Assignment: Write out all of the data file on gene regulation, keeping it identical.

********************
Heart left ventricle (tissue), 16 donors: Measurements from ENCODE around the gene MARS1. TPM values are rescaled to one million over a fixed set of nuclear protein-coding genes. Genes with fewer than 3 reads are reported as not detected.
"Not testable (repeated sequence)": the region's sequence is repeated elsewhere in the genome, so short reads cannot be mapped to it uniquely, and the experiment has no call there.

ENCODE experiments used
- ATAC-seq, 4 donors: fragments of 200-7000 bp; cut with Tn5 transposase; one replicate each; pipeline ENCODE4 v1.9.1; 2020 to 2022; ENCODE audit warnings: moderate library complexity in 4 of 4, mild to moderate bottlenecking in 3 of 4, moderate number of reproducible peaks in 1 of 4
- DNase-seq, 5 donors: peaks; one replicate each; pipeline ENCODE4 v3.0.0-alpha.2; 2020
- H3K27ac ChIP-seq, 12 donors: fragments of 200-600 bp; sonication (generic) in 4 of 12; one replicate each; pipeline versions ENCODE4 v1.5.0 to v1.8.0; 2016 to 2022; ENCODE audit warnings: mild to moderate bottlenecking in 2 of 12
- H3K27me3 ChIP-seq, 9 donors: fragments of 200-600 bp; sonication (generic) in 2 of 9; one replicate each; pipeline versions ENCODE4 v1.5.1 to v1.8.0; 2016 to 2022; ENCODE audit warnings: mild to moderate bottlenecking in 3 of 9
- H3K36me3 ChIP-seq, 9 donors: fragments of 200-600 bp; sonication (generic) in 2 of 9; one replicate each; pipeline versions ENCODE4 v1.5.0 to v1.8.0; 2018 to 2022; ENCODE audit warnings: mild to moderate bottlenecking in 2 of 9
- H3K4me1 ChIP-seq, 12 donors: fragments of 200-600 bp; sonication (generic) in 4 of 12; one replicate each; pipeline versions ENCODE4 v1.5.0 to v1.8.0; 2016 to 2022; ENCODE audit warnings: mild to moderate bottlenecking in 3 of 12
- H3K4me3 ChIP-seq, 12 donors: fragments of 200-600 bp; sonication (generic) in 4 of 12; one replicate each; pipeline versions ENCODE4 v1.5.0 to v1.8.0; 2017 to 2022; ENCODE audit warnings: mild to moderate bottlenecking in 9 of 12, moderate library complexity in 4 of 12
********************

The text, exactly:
Heart left ventricle (tissue), 16 donors: Measurements from ENCODE around the gene MARS1. TPM values are rescaled to one million over a fixed set of nuclear protein-coding genes. Genes with fewer than 3 reads are reported as not detected.
"Not testable (repeated sequence)": the region's sequence is repeated elsewhere in the genome, so short reads cannot be mapped to it uniquely, and the experiment has no call there.

ENCODE experiments used
- ATAC-seq, 4 donors: fragments of 200-7000 bp; cut with Tn5 transposase; one replicate each; pipeline ENCODE4 v1.9.1; 2020 to 2022; ENCODE audit warnings: moderate library complexity in 4 of 4, mild to moderate bottlenecking in 3 of 4, moderate number of reproducible peaks in 1 of 4
- DNase-seq, 5 donors: peaks; one replicate each; pipeline ENCODE4 v3.0.0-alpha.2; 2020
- H3K27ac ChIP-seq, 12 donors: fragments of 200-600 bp; sonication (generic) in 4 of 12; one replicate each; pipeline versions ENCODE4 v1.5.0 to v1.8.0; 2016 to 2022; ENCODE audit warnings: mild to moderate bottlenecking in 2 of 12
- H3K27me3 ChIP-seq, 9 donors: fragments of 200-600 bp; sonication (generic) in 2 of 9; one replicate each; pipeline versions ENCODE4 v1.5.1 to v1.8.0; 2016 to 2022; ENCODE audit warnings: mild to moderate bottlenecking in 3 of 9
- H3K36me3 ChIP-seq, 9 donors: fragments of 200-600 bp; sonication (generic) in 2 of 9; one replicate each; pipeline versions ENCODE4 v1.5.0 to v1.8.0; 2018 to 2022; ENCODE audit warnings: mild to moderate bottlenecking in 2 of 9
- H3K4me1 ChIP-seq, 12 donors: fragments of 200-600 bp; sonication (generic) in 4 of 12; one replicate each; pipeline versions ENCODE4 v1.5.0 to v1.8.0; 2016 to 2022; ENCODE audit warnings: mild to moderate bottlenecking in 3 of 12
- H3K4me3 ChIP-seq, 12 donors: fragments of 200-600 bp; sonication (generic) in 4 of 12; one replicate each; pipeline versions ENCODE4 v1.5.0 to v1.8.0; 2017 to 2022; ENCODE audit warnings: mild to moderate bottlenecking in 9 of 12, moderate library complexity in 4 of 12